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PhantomMalice's Avatar

12.20.2012 , 06:56 AM | #77
Okay, first I would like to commend the OP for the patience displayed for the PuG groups as most people nowadays are all "Me me me, now now now" and basically giving new player zero chance to learn. With that said, however, here is a few tips which you can be a successful PuG leader without doing anything fancy. Now, before I do, the disclaimer I am going to say is: This may not work on all occasion as there are "exceptions" who are just creatures of pure spite/ignorance/stubborn/apathetic to be convinced to succeed. Also, these tips works best when loot rules are Master Looter and the setting is an Operation.

1. Before the group even start pulling the first trash pack, make this one single point clear: "IF YOU WANT LOOT, THEN DON'T DO STUPID STUFF". Then outline what you consider as "stupid stuff" so everyone is clear. This will generally discourage "Gung-ho" DPS trying to pad their non-existing meters. Or tanks/heals trying to show off their ego by biting off more than they can handle.

2. When explaining fights, treat your audience like idiots. I mean it. Explain the mechanic in the most simplistic way possible. Keep your sentences short, clear and concise. Don't EVER type out the entire fight in one single wall of text. Chances are people will just risk winging it than try to read through it. After done explaining, ask if the new people understood what you said and FORCE them to answer you ("If you don't answer in any way, I won't pull/we won't start). Reason behind this is, people have very short attention span online. This applies to all ages, all ethnicity and genders. If you can't explain the needed mechanic in 1-2 min, chances are your audience will space you out. Also not everyone has English as their dominant language.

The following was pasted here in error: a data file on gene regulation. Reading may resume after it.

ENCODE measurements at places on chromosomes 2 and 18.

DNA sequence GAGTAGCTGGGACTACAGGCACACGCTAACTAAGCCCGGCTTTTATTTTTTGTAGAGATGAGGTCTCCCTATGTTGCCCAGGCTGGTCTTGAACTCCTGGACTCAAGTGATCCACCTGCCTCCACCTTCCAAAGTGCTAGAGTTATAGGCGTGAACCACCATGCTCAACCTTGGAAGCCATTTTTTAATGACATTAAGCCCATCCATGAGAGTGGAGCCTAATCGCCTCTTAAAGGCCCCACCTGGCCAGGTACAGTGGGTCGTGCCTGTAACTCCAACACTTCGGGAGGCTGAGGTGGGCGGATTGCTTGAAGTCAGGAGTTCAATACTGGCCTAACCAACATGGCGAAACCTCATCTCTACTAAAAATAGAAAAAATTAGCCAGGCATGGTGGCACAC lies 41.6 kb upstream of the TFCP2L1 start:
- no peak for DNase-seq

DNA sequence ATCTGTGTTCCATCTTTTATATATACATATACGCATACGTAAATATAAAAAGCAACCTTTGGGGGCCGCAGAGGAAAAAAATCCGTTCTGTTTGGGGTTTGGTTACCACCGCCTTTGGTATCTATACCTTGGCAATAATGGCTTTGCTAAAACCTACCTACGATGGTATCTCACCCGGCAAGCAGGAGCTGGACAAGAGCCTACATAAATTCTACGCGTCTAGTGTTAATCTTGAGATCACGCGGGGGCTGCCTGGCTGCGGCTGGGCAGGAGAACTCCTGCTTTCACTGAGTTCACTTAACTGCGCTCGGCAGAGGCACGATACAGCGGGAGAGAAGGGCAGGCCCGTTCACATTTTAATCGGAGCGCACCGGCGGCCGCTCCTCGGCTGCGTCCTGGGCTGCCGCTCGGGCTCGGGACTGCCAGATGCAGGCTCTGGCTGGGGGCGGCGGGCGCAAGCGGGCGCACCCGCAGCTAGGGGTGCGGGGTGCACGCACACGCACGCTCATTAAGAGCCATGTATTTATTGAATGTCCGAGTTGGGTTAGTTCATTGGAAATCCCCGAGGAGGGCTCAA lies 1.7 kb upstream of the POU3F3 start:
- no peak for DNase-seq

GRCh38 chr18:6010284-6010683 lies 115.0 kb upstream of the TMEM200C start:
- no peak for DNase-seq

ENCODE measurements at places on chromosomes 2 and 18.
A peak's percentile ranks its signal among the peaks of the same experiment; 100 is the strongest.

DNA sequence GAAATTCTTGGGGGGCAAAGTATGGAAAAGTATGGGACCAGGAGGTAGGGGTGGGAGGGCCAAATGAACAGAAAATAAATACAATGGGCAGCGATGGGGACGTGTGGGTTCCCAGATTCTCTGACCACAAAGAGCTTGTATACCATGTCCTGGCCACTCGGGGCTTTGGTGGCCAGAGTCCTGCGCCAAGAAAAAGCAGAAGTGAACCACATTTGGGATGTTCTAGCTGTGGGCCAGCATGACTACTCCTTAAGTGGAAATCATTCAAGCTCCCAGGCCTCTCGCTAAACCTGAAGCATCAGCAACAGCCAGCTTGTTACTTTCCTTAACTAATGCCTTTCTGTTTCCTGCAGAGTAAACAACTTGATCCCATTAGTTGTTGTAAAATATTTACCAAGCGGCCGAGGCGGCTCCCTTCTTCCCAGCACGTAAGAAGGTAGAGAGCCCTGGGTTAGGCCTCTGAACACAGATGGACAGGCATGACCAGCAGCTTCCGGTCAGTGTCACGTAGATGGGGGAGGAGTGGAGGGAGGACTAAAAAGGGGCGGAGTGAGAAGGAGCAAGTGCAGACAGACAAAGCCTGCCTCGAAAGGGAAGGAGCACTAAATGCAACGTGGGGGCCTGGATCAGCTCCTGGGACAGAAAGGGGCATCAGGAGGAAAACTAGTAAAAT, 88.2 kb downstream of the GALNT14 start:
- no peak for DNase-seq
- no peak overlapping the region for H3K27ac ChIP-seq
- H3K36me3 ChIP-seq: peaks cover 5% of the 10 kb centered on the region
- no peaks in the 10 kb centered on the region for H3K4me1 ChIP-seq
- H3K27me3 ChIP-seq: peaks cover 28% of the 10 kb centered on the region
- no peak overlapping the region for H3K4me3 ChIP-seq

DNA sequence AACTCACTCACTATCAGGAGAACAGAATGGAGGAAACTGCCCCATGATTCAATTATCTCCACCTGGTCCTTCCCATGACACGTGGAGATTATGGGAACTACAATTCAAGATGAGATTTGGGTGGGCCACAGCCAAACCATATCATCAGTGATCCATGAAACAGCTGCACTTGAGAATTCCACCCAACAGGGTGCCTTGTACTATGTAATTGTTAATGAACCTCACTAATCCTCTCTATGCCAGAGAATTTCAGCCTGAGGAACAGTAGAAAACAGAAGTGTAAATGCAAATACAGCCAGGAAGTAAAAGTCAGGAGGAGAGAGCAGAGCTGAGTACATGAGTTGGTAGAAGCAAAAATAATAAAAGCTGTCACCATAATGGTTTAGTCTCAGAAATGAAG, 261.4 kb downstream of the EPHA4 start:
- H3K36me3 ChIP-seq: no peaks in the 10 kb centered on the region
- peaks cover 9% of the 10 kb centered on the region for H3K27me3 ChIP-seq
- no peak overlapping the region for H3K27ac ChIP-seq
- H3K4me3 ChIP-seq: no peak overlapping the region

3. Tying into #2 from above. With each boss ALWAYS ask your group if everyone understands the fight. Remind your group that it is OKAY to NOT know the fight, and that speaking up will not get them kicked. Most of the people try to "blend" in and pretend that they know what they are doing because they had experienced situation where they spoke up and it affected them negatively. Generally, when I say I won't kick people just because they don't know the fight, I usually get 4-5 people say they don't immediately after. You can further reinforce #3 with elements from #1 saying "If I catch you screwing up on the most obvious mechanic and you didn't say you were new; you don't get loot"

4. Always verbally reward your group to keep your group's morale high. Humans are animals and animals like to be rewarded. If your group performs brilliantly, let them know that, a group with high morale are more likely to focus more and perform better. If they are not, tell them that too. I prefer to point out mistakes as bluntly as possible and not sugarcoat stuff. That way your group at least know you mean business and in charge and that you are not going to willingly lead them to wipe fest.

5. (Bonus) Know tips and tricks of other classes that are not apparent in "everyday" use, particularly new players who are just entering mass group play situations. For examples, some Commandos do not know they have a in-combat rez, interrupt ability (Distracting round) or a CC (Concussive Round) or Guardians who do know they can leap to FRIENDLY targets via Guardian Leap, Shadow/Scoundrels can do in-combat stealth+normal rez, Sages can pull friendly targets to their position via Rescue, Sentinels not knowing about Rebuke/Pacify/Guarded by the Force/ Inspiration/Transcendence/Valorous Call or Gunslingers not knowing about Flourish Shots and Scrambling Field (Raid wide 10m 30% dmg reduction "bubble").

By following these 5 points above, I had led countless seemingly hopeless PuGs to success and had gotten numerous "Hey good raid leading, that was my first time clearing [insert Operation here]" or similar whispers. This has been always been my personal motto "If you can't carry the team to success by yourself, then you are simply not good enough".